EUIPO Board of Appeal upholds refusal to register virtual firearm as a trademark

Good for them we say…



The board confirmed that a figurative mark representing a rifle, covering goods and services associated with virtual firearms and focused on the virtual environment, lacked any distinctive character.

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EUIPO The shape of a rifle is found not distinctive for virtual firearms

13/09/2023, R 275/2023-4, TVAR VIRTUÁLNÍ ST?ELNÉ ZBRAN? (fig.)

Non-distinctive – Shape of virtual goods – Relevant consumer – Decision confirmed – Case remitted to the examiner for examination of the acquired distinctiveness claim

The Board of Appeal (BoA) upholds the examiner’s decision to refuse registration of the figurative mark depicting an assault rifle for goods and services in the form of virtual firearms or online entertainment, sporting or cultural services aimed at virtual firearms, in Classes 9, 35 and 41 due to lack of distinctive character within the meaning of Article 7(1)(b) EUTMR. The BoA agrees with the examiner that the contested mark does not deviate in any fundamental way from the usual representation of the weapon, and therefore, merely informs the public of the nature of the goods and services at issue.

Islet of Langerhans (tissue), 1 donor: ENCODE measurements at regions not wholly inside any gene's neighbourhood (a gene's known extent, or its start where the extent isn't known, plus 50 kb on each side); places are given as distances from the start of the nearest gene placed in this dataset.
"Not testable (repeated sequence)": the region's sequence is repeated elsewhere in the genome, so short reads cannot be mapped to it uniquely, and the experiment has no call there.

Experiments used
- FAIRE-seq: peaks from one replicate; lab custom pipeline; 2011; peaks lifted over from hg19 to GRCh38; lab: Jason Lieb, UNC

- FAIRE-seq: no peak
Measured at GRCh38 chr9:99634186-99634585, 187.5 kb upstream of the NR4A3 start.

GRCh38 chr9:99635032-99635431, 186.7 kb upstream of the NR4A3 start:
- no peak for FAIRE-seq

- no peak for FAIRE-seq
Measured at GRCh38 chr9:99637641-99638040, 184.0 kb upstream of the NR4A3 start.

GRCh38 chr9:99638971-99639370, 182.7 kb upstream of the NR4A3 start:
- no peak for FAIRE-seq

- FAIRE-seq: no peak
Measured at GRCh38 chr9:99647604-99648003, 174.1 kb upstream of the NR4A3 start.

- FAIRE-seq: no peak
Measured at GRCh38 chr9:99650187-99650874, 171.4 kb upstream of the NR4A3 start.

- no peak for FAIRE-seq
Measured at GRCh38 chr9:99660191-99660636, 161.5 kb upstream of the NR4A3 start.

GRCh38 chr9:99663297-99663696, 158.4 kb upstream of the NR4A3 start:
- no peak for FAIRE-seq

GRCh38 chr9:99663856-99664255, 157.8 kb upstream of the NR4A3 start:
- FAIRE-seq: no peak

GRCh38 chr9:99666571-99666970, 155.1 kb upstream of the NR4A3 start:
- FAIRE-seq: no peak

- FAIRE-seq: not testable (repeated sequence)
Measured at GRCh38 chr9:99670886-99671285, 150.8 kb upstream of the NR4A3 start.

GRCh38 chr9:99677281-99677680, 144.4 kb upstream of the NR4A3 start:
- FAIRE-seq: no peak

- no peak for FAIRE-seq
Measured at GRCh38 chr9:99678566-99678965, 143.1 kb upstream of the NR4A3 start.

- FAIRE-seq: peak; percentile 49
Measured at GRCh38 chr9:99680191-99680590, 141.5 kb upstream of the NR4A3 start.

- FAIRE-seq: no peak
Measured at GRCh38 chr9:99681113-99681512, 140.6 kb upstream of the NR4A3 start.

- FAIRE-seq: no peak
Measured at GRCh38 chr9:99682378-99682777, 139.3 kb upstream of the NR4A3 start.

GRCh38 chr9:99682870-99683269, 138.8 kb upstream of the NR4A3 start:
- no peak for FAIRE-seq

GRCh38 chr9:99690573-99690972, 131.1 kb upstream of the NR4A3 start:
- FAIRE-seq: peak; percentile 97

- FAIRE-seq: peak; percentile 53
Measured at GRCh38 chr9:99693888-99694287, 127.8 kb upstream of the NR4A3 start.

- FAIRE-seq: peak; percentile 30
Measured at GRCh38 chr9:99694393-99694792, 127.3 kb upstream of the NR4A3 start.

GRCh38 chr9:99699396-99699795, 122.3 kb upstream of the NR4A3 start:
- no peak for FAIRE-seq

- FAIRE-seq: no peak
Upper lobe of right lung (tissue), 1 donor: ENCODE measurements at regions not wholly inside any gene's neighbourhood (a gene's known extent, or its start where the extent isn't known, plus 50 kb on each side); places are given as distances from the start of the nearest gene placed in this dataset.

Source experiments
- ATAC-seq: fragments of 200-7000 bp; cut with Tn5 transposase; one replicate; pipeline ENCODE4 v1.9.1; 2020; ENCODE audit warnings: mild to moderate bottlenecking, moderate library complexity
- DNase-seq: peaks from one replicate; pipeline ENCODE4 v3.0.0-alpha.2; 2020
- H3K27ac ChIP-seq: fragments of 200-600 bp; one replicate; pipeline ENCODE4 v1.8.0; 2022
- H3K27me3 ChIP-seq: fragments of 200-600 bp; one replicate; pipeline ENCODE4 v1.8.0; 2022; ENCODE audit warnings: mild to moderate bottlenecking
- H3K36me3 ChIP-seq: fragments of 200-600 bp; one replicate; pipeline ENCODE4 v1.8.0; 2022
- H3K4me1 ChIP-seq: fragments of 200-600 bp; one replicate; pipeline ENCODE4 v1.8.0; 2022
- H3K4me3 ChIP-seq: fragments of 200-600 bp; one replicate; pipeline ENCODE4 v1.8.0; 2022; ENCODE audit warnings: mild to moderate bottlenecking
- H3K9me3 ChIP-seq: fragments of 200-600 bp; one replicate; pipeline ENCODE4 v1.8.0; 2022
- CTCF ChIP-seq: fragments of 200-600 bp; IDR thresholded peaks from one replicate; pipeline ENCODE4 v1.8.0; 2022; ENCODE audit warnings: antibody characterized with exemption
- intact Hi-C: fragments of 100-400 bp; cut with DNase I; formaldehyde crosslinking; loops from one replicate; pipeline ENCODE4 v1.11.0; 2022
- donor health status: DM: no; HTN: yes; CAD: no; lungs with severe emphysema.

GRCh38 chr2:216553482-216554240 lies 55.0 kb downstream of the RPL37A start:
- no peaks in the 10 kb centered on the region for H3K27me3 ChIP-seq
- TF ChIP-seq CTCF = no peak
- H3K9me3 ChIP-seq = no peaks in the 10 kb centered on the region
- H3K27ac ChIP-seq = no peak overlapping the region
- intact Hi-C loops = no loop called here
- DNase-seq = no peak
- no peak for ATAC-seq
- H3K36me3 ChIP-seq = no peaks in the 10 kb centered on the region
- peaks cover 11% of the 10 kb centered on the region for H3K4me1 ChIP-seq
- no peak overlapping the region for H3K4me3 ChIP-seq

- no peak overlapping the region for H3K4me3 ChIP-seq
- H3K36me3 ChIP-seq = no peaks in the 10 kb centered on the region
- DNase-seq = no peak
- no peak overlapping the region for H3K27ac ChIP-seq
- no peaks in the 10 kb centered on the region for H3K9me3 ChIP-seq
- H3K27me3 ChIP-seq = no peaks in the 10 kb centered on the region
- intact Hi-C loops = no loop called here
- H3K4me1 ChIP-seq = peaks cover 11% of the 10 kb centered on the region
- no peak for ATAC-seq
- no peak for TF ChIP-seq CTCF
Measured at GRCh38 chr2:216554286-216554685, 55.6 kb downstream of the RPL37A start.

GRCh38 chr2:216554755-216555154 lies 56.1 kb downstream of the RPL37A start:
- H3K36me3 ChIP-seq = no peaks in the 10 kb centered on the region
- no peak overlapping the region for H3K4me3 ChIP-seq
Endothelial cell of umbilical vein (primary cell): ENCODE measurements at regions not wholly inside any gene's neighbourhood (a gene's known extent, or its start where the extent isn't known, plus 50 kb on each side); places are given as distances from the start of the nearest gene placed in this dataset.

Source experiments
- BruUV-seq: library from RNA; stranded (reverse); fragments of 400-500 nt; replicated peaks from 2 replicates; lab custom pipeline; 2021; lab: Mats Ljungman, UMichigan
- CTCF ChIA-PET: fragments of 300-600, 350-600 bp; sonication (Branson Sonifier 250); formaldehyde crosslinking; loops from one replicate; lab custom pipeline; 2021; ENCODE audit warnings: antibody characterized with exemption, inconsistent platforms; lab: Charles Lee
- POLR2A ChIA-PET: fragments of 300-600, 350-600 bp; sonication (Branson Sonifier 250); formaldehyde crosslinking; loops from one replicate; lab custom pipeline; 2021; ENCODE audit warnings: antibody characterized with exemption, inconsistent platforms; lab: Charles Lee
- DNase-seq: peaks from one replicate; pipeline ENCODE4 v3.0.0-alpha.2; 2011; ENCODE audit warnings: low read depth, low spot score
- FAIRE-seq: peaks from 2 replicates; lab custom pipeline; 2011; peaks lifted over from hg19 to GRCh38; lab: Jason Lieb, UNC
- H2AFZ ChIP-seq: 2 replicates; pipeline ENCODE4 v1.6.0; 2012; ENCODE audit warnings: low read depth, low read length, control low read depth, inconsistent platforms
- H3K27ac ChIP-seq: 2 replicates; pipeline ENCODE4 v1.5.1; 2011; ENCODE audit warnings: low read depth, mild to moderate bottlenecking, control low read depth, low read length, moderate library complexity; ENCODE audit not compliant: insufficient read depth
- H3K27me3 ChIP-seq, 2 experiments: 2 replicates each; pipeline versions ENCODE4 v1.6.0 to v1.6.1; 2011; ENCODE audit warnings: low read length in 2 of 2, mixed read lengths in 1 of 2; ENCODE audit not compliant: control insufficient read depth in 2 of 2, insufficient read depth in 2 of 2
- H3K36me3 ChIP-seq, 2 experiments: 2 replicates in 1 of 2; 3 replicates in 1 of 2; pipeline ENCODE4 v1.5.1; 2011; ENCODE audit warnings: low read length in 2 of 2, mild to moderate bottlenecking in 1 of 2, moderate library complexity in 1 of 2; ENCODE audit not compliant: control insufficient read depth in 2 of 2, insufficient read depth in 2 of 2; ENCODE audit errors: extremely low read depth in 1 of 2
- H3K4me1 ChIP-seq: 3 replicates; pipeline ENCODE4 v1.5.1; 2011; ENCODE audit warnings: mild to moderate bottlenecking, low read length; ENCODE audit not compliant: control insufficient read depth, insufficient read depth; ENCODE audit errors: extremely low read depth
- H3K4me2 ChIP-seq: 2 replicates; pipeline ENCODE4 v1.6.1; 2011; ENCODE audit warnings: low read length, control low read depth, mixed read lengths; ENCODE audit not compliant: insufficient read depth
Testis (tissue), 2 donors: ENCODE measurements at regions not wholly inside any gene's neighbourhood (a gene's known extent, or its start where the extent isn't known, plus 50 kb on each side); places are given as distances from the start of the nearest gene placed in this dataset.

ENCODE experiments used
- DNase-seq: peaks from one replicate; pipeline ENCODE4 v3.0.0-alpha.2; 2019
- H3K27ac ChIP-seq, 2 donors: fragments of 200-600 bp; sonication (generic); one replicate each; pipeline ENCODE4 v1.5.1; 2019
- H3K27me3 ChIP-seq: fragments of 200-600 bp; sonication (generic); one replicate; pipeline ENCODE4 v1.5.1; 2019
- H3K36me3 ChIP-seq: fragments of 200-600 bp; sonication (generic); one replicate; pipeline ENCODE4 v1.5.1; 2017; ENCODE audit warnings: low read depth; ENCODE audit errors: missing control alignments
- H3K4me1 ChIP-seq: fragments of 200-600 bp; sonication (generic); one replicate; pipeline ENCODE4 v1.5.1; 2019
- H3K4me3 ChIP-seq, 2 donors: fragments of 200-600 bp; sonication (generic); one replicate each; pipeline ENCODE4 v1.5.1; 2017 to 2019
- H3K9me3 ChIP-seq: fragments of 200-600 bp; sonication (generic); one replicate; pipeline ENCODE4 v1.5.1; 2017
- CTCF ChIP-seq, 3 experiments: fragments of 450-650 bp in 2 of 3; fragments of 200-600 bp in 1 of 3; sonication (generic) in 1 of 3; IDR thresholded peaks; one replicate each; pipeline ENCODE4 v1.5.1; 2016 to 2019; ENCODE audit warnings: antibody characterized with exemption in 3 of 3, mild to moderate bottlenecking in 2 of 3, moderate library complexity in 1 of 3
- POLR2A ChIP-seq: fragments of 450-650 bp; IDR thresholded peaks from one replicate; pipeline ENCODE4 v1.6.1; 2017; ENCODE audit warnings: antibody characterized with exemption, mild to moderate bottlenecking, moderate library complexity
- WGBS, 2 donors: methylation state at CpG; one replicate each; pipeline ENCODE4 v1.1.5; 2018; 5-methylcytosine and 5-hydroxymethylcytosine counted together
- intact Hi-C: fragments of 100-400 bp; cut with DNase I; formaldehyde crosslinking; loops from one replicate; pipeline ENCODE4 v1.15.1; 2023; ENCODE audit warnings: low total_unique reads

Importantly, the BoA highlights that unlike the process of purchasing a genuine firearm, where conditions such as age and other factors must be met, the purchase of virtual goods is subject to more accessible conditions. Consequently, the consumer base is much wider and whilst it cannot be excluded that within the relevant public there will be professionals with a knowledge of (virtual) firearms, consumers who possess a lower level of attention/expertise will also be included in that group. Therefore, the examiner was correct in holding that the level of attention of the relevant consumer is average to high.

The BoA also points out that the word elements (‘CZ BREN 2’) within the application are negligible and therefore are not sufficient to influence the absence of distinctiveness in its figurative elements. Furthermore, the BoA reiterates that design and trade mark are two distinct types of industrial property rights governed by different laws and having different criteria or conditions for registration. Therefore, the existing Community design has no direct effect on the distinctive character of the trade mark application in question.

Consequently, the BoA remits the case to the examiner for evaluation of the acquired distinctiveness claim under Article 7(3) EUTMR.